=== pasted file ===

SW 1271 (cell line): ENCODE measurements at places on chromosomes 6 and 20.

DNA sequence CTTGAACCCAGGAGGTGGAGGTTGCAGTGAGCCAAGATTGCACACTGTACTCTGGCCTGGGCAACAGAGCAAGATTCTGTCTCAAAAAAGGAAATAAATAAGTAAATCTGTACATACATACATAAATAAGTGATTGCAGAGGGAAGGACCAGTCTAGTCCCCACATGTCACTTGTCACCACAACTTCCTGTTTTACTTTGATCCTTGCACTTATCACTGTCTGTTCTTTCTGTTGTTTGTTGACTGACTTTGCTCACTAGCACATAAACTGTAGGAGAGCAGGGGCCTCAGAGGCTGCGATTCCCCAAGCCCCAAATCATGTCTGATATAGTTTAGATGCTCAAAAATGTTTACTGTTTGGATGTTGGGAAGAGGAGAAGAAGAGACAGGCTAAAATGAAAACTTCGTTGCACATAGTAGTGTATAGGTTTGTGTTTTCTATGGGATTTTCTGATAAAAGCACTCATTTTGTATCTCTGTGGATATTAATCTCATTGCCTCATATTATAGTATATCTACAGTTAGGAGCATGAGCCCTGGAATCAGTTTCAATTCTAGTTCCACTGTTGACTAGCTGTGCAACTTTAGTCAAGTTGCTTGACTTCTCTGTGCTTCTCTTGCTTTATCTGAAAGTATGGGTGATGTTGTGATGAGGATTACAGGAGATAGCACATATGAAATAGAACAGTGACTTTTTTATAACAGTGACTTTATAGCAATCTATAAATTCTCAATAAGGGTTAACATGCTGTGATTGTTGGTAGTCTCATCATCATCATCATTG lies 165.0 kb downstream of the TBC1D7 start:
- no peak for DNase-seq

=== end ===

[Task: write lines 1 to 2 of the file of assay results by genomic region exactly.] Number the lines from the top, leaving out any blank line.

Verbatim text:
SW 1271 (cell line): ENCODE measurements at places on chromosomes 6 and 20.

DNA sequence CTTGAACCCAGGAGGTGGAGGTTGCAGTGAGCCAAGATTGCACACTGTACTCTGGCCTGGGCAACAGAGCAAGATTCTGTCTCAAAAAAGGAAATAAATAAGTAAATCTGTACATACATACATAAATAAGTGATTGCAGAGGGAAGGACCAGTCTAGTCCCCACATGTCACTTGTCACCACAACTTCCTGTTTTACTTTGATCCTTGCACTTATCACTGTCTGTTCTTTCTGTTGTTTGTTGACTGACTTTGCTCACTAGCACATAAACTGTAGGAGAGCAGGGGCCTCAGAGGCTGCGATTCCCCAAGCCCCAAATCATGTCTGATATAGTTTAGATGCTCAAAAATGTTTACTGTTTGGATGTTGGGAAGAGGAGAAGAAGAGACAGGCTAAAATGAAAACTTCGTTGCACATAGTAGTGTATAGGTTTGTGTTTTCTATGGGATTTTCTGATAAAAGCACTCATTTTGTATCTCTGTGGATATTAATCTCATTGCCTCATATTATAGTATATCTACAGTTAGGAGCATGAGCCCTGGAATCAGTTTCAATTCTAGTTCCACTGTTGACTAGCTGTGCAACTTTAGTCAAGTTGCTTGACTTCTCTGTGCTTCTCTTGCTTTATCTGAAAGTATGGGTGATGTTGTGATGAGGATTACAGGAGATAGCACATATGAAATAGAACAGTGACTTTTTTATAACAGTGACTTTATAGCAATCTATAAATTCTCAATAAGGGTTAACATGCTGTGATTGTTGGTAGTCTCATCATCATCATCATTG lies 165.0 kb downstream of the TBC1D7 start: